She leaves behind her society boyfriend and travels to France to handle the practicalities. There she learns that Isabelle de Florian and her grandmother had been friends long ago, but the situation becomes complicated when it is discovered that Isabelle de Florian had a daughter and grandson who should rightfully have inherited the home.

When she and Loic, the handsome grandson of Isabelle de Florian, go to view the apartment, they discover it has been locked up since the 1940s, and it is a veritable ‘time capsule’ containing furniture and objects tracing back to Paris’ earlier Belle Époque. Isabelle  de Florian’s grandmother had been a courtesan during the Belle Époque, and the discovery of the apartment is based on a true story.

The novel itself is engaging and reads quickly, who wouldn’t be drawn to the mystery of why the house was left to Cat and what the connection to the world of courtesans at turn-of-the-century Paris? As a Francophile myself, I was also interested in reading as Cat is absorbed into the daily life of France, and grows closer to Loic as they work together to unravel the mystery. A reader is also unsurprised by the growing feelings between Cat and Loic.

Nevertheless, I felt this could have been a much better book than it was. A lot of the internal dialogue felt forced, and Cat grew tiresome rehashing thoughts the reader could grasp him/herself. The American boyfriend and the wedding planner, who inexplicably follows Cat through France, felt very thin as characters and felt invented merely to throw obstacles in Cat’s path. The race through France to solve the mystery felt rather forced, too, in a romantic comedy movie type of way.

Nitpicky here, but in French, as in many languages, Madame or its equivalent in another language is a ‘courtesy title’ for any woman out of her early 20s. It was odd having the novel’s characters – even a Frenchman – going around automatically addressing widows and octogenarians as  Mademoiselle.

I think more editing could have greatly improved this book. But overall, I enjoyed the story and will look forward to reading more by this author.

Posted by: kimberlysullivan | August 9, 2016

Hamburg’s Rathaus

Rathaus, Hamburg, GermanyOn a visit to Hamburg, Germany you certainly can’t miss the ornate Rathaus (Town Hall), the Neo-Renaissance palace constructed 1886-1897.

Its tower stands 112 meters high and the building dominates the entire square, a collection of architectural excess, statues, and spires. Among the statues are twenty German Emperors.

Today it serves as the seat of the Hamburg City Council and the Senate.

Rathaus, Hamburg, GermanyIts central location means you’ll be passing by here night and day, and it will become  a familiar landmark.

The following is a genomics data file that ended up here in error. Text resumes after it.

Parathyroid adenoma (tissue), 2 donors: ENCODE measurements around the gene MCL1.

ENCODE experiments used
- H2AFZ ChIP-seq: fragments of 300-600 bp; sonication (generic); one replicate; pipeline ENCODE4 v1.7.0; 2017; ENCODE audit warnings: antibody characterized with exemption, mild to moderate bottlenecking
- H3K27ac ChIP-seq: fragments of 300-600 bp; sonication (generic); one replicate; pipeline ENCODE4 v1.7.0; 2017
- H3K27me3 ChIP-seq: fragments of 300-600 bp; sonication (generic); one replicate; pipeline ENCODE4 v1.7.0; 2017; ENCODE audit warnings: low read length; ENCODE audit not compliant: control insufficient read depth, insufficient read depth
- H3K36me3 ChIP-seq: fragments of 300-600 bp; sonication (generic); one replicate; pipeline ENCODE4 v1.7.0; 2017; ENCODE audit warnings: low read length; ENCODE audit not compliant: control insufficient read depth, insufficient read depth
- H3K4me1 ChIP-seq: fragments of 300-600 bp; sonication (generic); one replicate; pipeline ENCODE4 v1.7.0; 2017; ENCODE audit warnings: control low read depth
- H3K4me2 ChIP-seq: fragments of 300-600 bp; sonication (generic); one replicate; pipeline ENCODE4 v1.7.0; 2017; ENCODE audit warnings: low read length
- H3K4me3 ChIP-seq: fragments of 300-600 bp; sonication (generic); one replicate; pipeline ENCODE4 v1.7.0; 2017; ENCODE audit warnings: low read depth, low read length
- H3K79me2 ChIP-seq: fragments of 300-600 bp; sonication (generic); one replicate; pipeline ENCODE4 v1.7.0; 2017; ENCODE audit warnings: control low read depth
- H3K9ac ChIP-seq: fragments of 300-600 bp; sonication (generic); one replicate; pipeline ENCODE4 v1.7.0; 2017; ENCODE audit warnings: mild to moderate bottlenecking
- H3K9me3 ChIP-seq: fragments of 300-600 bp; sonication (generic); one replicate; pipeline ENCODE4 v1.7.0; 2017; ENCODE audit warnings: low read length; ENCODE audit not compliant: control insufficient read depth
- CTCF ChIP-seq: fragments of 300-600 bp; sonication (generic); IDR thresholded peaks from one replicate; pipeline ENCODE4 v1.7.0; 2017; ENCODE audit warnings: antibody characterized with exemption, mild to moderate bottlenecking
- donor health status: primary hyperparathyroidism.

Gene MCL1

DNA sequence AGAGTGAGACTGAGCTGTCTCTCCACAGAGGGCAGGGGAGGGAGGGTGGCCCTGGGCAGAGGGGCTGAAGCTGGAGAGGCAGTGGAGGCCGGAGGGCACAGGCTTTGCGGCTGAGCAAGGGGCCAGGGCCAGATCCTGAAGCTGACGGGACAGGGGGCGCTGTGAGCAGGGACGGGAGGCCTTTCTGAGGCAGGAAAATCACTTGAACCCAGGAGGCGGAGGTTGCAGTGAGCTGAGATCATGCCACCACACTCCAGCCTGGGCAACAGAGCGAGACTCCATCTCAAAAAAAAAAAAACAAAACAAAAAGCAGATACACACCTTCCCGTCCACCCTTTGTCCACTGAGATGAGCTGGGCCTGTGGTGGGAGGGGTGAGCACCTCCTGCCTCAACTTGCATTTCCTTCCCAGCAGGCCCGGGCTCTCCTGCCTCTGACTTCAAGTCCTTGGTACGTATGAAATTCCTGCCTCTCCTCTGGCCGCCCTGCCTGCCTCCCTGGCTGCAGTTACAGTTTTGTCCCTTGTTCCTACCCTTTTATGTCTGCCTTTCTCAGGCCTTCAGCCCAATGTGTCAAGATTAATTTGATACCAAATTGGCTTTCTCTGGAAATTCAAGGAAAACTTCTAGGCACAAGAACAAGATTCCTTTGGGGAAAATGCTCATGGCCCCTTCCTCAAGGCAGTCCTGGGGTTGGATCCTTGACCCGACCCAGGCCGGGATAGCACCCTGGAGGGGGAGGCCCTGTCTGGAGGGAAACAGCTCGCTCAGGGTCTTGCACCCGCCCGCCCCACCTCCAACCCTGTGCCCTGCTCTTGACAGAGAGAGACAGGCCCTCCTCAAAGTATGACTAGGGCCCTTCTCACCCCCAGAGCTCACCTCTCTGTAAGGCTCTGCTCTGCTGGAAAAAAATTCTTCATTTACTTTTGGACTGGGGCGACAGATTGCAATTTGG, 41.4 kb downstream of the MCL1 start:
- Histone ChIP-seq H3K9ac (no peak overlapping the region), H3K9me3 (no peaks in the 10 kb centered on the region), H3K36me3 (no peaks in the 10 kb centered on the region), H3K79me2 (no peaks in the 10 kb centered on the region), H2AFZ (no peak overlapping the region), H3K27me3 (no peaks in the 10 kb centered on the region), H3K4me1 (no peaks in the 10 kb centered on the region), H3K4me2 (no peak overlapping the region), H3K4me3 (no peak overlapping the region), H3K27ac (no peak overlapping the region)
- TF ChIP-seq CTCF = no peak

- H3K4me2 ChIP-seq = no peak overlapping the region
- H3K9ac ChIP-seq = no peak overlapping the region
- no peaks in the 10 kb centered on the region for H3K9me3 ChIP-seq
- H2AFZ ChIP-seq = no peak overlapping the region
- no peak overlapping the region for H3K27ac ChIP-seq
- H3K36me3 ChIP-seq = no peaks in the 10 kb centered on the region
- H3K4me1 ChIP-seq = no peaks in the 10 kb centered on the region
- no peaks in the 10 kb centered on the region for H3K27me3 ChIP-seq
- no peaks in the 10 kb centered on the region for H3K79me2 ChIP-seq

The large square before it is the Rathausmarkt and is used for big events, including the popular Weihnachtsmarkt – Christmas market.

Nearby is the wonderful Alster Arcades, along the Alster River. It’s a touch of Venice built in the mid-nineteenth century after much of the area had been destroyed by the Great Fire of 1842.

2016_August_Hamburg3Enjoy your wander around this picturesque corner of Hamburg’s Old Town.

For more tips on what to do in Hamburg, see my earlier posts on Climbing the Michaelis church bell tower, Relaxing in the Planten un Blomen Park, Climbing aboard the Rickmer Rickmers to see what life on a late 19th century merchant ship was like, taking a boat trip around the canals,  and Exploring HafenCity and the Dungeon.

Posted by: kimberlysullivan | August 5, 2016

Holidays as creative writing time?

MaldivesI’m not sure how I feel about this.

Sometimes as I leave for holidays I have big plans for what I want to accomplish writing-wise. Other departures, I realize that there is very little point in hoping I’ll accomplish anything beyond normal vacation recharging.

This year I have writing goals, but I’m not sure how realistic they are. I’m pretty burned out and I’m counting on this holiday to revive me and bring me back to the land of the living. If I actually manage to squeeze in a few pages of writing, that can only be a plus, but I won’t beat myself up about it if I only accomplish that much.

How do you handle this, writers? Are holidays creative times for you? Do you set goals? Are you – ahem – flexible in those writing goals?

Wishing a wonderful August to all writers – whether you are actually writing or simply recharging for the productive autumn on the horizon! : )

Posted by: kimberlysullivan | August 2, 2016

Hamburg’s Kunsthalle

Kunsthalle, Hamburg, GermanyWhen you’re in Hamburg, Germany, there is lots to do. One of the visits you probably want to make is to visit the Hamburger Kunsthalle, the Hamburg Art Museum. It first opened to the public back in 1869.

You can read about opening days and times, its collection and exhibitions here at its website.